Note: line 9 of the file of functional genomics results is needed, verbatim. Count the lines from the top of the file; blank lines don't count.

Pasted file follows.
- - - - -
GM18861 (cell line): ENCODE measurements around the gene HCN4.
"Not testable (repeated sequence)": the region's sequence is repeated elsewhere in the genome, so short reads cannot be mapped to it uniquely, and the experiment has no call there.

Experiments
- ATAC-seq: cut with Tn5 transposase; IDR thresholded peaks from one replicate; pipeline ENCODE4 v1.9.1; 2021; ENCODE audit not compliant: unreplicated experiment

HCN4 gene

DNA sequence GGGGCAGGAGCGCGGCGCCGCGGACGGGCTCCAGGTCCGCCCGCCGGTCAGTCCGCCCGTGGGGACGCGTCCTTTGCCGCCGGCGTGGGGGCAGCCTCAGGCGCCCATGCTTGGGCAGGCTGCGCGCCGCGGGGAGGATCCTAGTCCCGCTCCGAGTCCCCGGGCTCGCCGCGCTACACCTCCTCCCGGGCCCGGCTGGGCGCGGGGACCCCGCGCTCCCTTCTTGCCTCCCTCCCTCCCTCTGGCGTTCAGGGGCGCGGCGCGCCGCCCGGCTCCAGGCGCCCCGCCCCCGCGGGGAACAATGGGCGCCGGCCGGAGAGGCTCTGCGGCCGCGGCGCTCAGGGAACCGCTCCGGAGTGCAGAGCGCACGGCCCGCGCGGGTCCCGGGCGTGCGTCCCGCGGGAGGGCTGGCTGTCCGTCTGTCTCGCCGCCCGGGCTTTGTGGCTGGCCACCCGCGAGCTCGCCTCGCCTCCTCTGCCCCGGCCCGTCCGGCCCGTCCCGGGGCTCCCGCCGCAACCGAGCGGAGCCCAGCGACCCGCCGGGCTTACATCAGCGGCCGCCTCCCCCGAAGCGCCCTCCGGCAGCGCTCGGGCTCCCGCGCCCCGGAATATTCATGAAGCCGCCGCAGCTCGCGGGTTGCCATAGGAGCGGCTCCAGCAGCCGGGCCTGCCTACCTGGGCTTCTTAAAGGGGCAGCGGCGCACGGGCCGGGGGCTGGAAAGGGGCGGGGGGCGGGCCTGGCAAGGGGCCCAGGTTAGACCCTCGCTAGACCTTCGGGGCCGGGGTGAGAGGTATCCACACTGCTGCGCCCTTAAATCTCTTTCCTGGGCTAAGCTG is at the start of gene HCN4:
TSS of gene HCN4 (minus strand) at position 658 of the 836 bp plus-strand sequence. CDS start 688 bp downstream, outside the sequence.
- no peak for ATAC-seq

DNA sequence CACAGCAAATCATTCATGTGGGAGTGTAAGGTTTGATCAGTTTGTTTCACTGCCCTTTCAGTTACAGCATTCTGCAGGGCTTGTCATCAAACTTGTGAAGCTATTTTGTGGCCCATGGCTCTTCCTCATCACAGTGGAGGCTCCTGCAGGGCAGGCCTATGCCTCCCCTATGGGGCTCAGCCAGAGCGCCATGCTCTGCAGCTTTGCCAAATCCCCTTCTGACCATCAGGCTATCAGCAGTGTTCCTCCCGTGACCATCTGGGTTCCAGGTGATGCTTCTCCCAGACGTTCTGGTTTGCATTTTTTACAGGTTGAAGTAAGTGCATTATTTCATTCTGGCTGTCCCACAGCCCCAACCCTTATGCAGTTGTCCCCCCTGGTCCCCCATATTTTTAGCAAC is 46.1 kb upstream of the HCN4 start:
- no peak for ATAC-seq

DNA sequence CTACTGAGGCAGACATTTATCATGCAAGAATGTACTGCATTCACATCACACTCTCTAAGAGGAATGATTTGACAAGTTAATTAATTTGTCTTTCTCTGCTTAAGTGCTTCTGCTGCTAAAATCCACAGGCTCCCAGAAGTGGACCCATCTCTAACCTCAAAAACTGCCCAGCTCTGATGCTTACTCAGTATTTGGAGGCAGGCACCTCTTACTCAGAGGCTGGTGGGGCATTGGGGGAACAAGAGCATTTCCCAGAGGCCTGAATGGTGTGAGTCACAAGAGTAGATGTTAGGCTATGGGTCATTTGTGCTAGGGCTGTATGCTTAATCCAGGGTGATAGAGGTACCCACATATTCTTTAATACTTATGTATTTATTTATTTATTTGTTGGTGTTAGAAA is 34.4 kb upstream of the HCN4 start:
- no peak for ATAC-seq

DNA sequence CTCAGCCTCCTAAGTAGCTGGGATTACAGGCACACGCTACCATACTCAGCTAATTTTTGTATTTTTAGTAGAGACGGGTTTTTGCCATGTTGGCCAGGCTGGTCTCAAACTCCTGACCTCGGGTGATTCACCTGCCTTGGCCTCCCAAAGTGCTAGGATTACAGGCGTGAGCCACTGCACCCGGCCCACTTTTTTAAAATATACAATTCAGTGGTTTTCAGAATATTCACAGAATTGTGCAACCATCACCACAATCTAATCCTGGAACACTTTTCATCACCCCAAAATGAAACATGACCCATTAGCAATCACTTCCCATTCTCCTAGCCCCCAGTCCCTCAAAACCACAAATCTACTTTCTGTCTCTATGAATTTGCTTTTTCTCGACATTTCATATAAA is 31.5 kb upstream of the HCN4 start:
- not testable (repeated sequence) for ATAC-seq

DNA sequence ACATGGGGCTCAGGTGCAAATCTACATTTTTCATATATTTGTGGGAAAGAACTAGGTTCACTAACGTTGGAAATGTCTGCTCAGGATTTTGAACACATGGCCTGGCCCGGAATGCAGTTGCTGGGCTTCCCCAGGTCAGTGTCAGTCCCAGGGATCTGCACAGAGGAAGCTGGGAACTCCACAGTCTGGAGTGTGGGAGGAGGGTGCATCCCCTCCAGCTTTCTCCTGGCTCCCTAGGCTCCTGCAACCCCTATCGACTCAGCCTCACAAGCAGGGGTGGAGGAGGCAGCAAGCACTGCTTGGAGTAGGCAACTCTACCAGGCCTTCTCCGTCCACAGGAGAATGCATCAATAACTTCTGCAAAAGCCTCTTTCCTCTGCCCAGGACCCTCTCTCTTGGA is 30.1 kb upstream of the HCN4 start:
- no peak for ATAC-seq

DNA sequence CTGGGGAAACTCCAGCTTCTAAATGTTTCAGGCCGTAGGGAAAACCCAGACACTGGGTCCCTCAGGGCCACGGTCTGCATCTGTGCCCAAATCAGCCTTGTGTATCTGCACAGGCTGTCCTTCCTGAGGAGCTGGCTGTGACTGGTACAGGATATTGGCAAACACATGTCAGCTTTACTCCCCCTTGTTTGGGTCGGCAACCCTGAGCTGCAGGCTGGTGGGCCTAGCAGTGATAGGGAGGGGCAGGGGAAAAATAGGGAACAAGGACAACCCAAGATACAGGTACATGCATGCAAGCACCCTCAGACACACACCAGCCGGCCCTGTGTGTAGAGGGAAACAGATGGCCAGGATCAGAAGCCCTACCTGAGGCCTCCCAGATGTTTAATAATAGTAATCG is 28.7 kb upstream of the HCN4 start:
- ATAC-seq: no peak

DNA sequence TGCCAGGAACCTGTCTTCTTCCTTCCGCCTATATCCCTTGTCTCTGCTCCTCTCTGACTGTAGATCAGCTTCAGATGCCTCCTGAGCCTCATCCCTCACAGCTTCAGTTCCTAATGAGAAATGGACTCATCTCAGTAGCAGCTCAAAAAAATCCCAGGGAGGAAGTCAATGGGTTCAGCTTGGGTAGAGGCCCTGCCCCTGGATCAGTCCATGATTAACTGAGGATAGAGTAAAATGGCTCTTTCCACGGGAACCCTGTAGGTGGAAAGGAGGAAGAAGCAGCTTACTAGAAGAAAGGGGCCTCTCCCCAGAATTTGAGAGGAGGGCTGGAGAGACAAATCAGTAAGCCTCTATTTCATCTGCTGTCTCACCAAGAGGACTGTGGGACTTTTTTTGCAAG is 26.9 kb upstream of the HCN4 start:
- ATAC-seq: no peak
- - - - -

DNA sequence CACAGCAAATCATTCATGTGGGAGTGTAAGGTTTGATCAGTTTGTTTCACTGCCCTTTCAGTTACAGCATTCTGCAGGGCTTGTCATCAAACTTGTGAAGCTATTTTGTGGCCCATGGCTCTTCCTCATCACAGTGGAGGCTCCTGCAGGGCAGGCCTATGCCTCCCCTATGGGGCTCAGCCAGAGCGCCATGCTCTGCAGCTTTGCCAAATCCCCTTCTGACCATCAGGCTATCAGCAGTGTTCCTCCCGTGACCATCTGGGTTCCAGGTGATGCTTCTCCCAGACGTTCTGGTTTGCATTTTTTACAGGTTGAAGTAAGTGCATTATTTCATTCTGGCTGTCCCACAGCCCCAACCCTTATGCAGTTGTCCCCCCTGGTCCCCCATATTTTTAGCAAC is 46.1 kb upstream of the HCN4 start: